There are no guarantees even after you move to Magento 2 that Magento won’t eventually stop supporting that product as well after it comes out with more new releases.

This is why a SaaS alternative can be very appealing. With a SaaS platform, updates and maintenance are automatic, so you are always on the most up-to-date version, no moving required.

Don’t forget: Even while you stay on Magento 2, the work isn’t really over. You will still be making updates and patches to keep your site secure and functioning.

Magento 2 Alternatives

If you are currently on Magento 1, after reading the above you may be considering what alternatives are available to you.

  • How can you get the flexibility, scalability, and customization that you require without switching to Magento 2?
  • How can you get some of the advantages of Magento 2 like mobile responsiveness and a user-friendly admin but without the disadvantages like having to make your own updates and handle your own platform security?

1. SaaS Platforms.

Consider a SaaS solution like BigCommerce as an alternative. BigCommerce has best-in-class uptime and maintains the highest levels of PCI compliance. The platform provides unrestricted scalability with one-click integrations and an open API architecture.

BigCommerce has an advantage over other SaaS platforms like Shopify because it has more out-of-the-box features. Shopify requires you to use more third-party extensions to reach the same functionality. This can cause merchants to spend an average of $13,000 more a year.

Make sure to consider all the features you will need to run your online store to calculate your total cost of ownership.

For a deeper dive into the differences between types of ecommerce platforms and the pros and cons of some of the biggest players, check out this comparison guide.

2. Headless Commerce.

As you’re considering your options, you may have heard about headless commerce as a potential avenue to consider.

Headless commerce means decoupling the frontend content management system from the backend ecommerce engine.

With headless commerce, you can create content-driven customer experiences on the frontend and back them with powerful, scalable ecommerce shopping functionality. You can use a popular CMS like WordPress or Drupal and connect it to a platform like BigCommerce with a simple plug-in.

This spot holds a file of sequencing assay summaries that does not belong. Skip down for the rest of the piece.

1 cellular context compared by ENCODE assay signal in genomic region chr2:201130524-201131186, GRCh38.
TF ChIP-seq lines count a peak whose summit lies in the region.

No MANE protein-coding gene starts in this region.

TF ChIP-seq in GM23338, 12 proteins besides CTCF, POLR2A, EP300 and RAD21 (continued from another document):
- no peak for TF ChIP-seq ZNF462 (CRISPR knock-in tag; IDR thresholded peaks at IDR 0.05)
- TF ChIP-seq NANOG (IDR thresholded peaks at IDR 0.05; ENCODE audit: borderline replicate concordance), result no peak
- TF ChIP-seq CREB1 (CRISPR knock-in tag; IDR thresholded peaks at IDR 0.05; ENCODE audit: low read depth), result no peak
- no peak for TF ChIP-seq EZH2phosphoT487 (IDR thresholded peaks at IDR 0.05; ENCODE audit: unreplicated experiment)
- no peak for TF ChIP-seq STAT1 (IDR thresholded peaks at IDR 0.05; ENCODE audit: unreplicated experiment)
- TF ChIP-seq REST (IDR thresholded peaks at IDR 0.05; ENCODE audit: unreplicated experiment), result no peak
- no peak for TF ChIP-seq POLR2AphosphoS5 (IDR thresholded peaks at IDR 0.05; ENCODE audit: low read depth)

Learn why more and more businesses are using headless strategies to increase their market share.

Businesses Who Left Magento

Here are a few major brands who found great success switching from Magento to BigCommerce.

1. Bulk Apothecary.

Bulk Apothecary example

In 2014, this online supplier of natural ingredients decided to use Magento as an on-premise solution. They spent the better part of a year customizing the platform while spending thousands of dollars and dealing with frequent performance issues and integrations that were unreliable. By switching to BigCommerce, they had a 20% increase in sales while saving over $50K in hosting and licensing fees.

“Between daily maintenance, custom development work, licenses and hosting fees, we were spending tens of thousands of dollars in unforeseen costs just to keep the store running,”

–Gary Pellegrino Jr., Owner, Bulk Apothecary

2. Savannah Bee.

Savannah Bee example

This honey brand launched their website on Magento but found it wasn’t very intuitive. After they transitioned to BigCommerce they discovered a 30% decrease in their total cost of ownership and a 12% increase in revenue YoY.

“We found there were constant updates needed with Magento. Any plugins you had or any kind of apps that you had running, might not work after the update. Then, you’d have to pay untold amounts of money to get those plugins updated, typically after a customer tried to use them and they didn’t work – leading to a loss of sales.”

–Andrea Burg, Ecommerce Manager, Savannah Bee

3. Thompson Tee.

thompson tee example

This innovative retail brand of sweat-proof t-shirts migrated from Magento to alleviate problems with plug-ins. Essentially, they realized their teams were wasting too much time solving for issues that kept cropping up. They switched to BigCommerce and had a 94% increase in ROI and a yearly savings of $82,500.

“There always seemed to be some sort of domino effect, where if one thing changed with Magento, then another plugin or another app didn’t work, and you would have to go in and do a CSI-type investigation to figure out what happened.”

— Billy Thompson, Co-founder, Thompson Tee

Conclusion

The upcoming End of Life of Magento 1 puts more online stores at a crossroads. Knowing it isn’t secure to stay on your current platform once it’s no longer supported, your team has a difficult decision ahead.

You can choose to move to move to Magento 2 or choose to use this opportunity to consider all the options.

You don’t want to be looking back in a few years facing yet another complicated replatform project. Do the research and add up the costs to figure out which platform is the best long-term fit for your business.

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    Susan Meyer

    Susan Meyer

    Enterprise Content Marketing Manager

    Susan Meyer is the Enterprise Content Marketing Manager at BigCommerce, where she researches, analyzes and educates brands making more than $10M in annual online sales on tech stack scalability, flexibility and overall growth strategies that alleviate growing CAC. She lives and works in Austin, Texas and her decade of writing experience spans everything from young adult nonfiction to technical documentation.

    View all posts by Susan Meyer